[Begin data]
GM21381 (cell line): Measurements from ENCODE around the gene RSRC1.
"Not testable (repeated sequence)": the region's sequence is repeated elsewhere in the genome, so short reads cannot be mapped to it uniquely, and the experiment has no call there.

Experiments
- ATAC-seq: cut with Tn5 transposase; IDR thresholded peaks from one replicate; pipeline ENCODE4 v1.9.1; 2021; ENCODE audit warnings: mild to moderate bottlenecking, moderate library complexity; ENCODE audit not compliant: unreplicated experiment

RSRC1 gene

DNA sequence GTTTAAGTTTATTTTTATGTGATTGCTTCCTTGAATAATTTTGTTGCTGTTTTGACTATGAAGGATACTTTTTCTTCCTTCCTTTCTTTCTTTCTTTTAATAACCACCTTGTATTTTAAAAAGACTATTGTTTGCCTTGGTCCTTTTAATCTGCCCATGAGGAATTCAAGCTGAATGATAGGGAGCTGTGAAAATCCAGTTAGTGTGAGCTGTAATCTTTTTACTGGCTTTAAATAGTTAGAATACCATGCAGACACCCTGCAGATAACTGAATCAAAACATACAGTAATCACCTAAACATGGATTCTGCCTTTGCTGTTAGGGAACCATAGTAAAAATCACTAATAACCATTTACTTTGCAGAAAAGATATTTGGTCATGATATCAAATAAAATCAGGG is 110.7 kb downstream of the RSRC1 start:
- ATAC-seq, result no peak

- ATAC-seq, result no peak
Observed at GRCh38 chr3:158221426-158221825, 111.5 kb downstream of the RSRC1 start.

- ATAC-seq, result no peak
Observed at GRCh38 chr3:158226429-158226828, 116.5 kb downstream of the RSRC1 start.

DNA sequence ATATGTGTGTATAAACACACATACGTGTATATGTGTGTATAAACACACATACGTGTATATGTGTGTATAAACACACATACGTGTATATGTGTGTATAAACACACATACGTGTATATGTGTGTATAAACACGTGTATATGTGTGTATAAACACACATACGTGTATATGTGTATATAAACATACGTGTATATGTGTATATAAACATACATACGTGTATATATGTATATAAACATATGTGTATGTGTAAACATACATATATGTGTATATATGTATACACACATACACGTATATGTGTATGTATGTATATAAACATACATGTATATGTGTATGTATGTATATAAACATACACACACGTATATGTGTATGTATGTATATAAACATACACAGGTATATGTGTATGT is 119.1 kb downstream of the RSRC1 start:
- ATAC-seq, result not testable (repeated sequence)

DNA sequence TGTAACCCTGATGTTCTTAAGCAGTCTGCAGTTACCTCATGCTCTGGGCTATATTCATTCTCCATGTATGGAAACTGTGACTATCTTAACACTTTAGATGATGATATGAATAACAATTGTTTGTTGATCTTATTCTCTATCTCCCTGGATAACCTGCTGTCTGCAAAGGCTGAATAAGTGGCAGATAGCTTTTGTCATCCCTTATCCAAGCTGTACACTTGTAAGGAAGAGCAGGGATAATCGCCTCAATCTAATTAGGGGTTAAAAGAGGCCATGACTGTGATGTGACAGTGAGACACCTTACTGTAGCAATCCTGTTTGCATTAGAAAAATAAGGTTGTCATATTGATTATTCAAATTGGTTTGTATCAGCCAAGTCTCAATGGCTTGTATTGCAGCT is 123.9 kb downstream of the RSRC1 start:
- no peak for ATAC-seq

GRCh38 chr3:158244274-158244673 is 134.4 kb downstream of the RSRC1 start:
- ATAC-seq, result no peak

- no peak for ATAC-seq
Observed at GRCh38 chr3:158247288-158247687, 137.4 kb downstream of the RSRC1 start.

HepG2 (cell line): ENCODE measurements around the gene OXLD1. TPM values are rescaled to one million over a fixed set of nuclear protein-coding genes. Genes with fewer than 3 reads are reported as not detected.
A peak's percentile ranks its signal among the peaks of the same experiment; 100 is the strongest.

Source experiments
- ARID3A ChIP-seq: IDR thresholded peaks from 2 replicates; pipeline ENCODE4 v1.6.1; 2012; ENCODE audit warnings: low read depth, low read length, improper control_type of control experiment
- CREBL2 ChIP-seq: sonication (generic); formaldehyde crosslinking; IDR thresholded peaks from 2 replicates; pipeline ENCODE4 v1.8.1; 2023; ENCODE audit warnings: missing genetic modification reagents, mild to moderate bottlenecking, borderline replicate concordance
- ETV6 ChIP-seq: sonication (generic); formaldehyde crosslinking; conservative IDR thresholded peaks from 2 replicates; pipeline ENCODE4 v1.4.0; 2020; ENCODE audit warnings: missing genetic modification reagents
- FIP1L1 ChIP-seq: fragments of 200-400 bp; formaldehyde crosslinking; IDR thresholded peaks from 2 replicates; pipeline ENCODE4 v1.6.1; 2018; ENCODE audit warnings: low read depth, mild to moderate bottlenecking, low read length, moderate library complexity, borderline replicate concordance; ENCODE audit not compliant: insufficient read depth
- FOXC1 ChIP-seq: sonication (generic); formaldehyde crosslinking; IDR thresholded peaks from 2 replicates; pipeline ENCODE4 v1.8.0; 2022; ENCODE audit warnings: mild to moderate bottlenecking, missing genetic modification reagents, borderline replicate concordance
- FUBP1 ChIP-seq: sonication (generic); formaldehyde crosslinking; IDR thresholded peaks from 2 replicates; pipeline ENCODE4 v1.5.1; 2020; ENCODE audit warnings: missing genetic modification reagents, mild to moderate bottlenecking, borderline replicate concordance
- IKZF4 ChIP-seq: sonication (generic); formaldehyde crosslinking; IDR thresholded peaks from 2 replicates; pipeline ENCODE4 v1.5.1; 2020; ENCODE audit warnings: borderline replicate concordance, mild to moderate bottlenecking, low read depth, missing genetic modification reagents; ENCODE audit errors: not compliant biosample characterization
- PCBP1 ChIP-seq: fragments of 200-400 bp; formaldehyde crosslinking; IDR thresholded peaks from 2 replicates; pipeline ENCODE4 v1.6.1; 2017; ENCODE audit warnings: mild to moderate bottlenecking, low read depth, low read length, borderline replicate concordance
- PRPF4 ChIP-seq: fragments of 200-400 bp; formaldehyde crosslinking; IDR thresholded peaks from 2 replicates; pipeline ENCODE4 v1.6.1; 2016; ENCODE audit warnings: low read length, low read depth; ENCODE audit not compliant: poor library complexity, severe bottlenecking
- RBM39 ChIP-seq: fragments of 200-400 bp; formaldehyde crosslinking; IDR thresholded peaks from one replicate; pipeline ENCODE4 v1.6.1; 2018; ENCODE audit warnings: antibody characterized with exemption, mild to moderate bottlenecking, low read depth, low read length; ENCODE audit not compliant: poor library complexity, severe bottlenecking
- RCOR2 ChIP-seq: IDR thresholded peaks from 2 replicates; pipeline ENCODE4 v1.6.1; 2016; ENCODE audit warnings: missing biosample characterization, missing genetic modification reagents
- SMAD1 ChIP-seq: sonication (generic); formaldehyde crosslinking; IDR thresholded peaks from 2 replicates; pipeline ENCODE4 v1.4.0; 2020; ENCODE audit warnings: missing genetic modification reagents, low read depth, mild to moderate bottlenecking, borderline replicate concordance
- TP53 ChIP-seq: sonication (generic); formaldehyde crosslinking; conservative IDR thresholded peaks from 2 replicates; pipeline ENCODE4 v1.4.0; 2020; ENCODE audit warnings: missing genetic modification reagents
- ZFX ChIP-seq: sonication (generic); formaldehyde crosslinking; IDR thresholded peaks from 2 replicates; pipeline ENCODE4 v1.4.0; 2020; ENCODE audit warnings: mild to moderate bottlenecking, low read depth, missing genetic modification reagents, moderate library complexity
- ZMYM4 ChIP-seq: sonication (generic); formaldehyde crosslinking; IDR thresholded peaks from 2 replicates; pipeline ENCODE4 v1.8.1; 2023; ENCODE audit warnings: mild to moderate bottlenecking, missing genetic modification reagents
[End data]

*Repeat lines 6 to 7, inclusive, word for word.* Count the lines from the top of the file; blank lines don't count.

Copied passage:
DNA sequence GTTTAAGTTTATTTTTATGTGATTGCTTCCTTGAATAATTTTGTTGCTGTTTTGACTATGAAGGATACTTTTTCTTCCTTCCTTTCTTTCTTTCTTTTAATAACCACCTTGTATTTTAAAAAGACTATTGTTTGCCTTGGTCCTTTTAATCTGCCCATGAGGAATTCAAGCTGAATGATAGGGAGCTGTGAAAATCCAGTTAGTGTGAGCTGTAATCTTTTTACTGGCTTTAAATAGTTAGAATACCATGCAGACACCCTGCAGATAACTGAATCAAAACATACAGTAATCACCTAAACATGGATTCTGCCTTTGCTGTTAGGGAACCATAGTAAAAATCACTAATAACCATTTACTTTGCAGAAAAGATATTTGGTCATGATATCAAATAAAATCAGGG is 110.7 kb downstream of the RSRC1 start:
- ATAC-seq, result no peak